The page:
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The billions of dollars Canada is spending to protect people from the remote threat of terrorism would be better used fighting far greater risks such as disease and smog, critics say.
Ottawa has allotted more than $10 billion for enhanced public safety since the 9-11 attacks in New York, while thousands die from air and water pollution.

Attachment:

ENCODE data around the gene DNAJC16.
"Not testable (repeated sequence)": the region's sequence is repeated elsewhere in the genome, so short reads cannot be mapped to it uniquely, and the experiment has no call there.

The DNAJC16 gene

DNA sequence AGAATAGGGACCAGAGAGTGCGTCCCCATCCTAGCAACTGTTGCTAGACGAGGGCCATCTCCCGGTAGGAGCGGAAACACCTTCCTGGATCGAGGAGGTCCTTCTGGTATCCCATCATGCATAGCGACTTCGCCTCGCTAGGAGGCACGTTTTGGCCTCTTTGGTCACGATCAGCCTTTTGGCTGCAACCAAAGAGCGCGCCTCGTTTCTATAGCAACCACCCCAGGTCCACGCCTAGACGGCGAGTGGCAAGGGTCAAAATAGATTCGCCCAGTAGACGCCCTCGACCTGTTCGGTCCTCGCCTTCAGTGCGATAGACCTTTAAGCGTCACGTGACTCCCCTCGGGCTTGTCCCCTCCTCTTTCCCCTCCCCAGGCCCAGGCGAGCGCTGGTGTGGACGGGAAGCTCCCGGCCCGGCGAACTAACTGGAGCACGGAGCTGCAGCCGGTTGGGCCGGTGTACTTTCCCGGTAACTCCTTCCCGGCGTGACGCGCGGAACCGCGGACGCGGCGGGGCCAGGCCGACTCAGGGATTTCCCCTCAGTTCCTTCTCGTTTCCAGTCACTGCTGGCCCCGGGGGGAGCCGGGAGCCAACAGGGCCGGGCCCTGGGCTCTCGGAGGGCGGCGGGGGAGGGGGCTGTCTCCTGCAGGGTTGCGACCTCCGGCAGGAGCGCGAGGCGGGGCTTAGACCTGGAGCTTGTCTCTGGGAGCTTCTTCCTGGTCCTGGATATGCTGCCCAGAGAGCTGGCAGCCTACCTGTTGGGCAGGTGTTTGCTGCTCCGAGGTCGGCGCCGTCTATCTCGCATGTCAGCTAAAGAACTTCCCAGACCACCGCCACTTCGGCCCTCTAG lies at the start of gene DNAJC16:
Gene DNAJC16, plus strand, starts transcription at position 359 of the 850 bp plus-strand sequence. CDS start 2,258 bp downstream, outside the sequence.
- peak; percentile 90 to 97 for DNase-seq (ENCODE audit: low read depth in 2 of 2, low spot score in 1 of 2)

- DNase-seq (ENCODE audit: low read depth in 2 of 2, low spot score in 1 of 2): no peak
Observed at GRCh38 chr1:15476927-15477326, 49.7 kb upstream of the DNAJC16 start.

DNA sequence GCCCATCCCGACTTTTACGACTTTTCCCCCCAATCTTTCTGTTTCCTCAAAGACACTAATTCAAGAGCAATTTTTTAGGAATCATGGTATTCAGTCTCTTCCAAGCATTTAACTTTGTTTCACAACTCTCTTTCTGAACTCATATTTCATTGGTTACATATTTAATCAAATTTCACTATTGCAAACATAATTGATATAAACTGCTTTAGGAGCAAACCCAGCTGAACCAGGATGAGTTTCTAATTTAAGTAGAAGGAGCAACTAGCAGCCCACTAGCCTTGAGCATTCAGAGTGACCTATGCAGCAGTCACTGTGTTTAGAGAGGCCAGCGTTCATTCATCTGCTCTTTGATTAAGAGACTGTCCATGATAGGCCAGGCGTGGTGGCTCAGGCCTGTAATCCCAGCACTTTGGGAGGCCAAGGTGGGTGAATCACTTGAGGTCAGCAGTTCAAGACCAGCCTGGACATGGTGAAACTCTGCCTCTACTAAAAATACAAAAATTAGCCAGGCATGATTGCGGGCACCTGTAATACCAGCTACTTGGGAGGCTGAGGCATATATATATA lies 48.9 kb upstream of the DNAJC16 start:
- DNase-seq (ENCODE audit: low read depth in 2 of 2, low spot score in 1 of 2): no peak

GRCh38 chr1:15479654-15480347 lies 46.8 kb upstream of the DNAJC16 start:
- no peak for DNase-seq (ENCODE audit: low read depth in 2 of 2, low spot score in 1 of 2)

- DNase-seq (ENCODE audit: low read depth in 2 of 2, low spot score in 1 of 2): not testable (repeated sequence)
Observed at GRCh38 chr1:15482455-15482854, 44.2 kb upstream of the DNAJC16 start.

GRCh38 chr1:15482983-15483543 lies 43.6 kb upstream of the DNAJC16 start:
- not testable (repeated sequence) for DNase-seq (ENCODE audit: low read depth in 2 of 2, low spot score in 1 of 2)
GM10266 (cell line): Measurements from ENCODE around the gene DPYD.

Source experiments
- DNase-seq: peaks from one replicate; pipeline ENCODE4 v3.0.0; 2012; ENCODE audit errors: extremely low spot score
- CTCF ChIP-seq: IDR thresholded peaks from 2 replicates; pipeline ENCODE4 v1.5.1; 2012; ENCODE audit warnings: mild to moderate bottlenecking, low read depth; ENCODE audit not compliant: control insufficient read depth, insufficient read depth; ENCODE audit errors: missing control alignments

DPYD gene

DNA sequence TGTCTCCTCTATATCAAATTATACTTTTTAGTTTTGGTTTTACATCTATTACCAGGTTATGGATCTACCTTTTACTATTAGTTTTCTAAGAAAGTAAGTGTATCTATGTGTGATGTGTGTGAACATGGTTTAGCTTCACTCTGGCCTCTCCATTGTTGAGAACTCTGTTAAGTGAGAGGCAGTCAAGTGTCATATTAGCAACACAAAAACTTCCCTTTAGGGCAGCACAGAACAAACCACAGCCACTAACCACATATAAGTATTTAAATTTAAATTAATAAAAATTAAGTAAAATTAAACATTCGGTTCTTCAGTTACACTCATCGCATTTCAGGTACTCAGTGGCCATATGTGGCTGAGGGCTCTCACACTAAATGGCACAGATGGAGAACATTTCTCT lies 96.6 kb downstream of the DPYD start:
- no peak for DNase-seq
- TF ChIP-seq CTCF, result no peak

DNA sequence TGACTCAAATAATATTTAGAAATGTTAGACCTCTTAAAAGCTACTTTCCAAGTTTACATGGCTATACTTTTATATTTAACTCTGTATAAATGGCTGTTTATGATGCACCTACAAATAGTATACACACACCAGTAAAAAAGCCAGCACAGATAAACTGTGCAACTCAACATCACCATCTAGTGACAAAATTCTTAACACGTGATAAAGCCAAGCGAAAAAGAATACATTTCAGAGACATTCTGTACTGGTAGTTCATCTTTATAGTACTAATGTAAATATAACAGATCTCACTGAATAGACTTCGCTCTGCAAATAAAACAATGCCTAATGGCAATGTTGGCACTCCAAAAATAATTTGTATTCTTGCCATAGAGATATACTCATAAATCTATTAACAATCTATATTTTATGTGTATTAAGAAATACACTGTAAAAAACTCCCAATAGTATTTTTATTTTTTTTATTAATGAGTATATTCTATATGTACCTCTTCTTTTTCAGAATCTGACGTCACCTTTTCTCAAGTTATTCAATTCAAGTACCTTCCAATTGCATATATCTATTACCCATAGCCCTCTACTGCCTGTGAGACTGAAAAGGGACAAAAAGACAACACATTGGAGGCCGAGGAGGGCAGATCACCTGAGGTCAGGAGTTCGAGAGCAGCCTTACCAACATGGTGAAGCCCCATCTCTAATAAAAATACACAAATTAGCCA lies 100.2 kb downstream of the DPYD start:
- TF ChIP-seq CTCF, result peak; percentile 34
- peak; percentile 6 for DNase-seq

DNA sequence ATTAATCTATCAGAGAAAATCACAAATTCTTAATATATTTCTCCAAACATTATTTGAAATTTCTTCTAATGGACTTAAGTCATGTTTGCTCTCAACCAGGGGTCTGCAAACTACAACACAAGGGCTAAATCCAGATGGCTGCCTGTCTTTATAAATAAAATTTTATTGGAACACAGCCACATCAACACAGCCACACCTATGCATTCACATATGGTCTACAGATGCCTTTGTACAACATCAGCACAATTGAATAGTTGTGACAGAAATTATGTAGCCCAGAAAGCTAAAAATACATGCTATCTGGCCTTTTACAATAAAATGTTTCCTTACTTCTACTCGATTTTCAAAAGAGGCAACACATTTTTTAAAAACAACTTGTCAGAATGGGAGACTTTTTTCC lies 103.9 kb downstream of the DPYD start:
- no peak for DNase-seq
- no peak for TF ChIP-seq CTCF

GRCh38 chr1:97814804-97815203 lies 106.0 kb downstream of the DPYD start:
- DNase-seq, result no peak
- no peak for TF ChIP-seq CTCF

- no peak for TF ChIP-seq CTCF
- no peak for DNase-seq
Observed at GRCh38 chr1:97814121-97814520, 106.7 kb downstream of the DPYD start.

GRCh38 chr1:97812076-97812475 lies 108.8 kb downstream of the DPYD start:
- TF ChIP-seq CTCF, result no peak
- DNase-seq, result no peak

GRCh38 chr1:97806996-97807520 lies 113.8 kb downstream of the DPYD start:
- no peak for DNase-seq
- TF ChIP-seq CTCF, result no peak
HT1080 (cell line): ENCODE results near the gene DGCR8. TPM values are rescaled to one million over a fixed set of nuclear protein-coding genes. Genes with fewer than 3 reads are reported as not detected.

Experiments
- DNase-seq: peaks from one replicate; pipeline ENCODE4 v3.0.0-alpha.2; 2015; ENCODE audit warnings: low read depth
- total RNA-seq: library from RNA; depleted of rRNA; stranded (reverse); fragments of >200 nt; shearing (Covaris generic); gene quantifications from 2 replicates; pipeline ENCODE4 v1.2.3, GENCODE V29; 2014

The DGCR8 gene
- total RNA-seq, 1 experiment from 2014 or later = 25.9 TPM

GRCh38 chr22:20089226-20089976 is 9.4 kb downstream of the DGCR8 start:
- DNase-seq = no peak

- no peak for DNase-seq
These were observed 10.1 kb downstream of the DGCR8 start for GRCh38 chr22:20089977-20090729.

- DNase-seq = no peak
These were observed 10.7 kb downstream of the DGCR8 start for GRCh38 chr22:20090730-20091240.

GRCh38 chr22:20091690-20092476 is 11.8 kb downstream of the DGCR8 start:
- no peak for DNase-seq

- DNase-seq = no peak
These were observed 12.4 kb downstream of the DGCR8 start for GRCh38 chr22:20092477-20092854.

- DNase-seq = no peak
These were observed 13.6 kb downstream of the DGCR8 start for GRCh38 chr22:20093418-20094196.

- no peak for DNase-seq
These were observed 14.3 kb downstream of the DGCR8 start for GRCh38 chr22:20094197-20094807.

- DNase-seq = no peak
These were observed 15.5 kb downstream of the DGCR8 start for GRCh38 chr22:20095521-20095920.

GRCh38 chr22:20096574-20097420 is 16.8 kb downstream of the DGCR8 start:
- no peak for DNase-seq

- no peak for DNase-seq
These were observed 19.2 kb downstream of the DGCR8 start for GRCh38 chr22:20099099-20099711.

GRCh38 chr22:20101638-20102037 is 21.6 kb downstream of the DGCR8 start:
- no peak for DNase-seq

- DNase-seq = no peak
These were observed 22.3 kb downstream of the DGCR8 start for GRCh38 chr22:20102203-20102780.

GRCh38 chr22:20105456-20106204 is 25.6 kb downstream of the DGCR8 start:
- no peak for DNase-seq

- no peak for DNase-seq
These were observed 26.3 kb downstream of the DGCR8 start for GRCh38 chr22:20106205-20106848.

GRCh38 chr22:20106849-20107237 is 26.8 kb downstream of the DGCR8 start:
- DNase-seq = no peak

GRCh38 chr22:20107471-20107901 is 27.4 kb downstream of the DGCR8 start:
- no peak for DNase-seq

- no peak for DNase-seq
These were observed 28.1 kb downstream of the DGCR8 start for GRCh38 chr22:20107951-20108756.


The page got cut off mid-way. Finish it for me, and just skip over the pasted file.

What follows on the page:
The federal government is stockpiling pharmaceuticals in the event of a bioterrorist attack, which many experts consider extremely unlikely.
"In my opinion they are scaring the hell out of the public, there's no need for this," said Shiv Chopra, a microbiologist who used to work for Health Canada.
So should small pox and anthrax get priority over smog and clean water?
"It's a matter of perspective and priority-setting," said St. John.
He quoted a U.S. official as saying that the hardest thing about disaster planning is explaining why you didn't do it.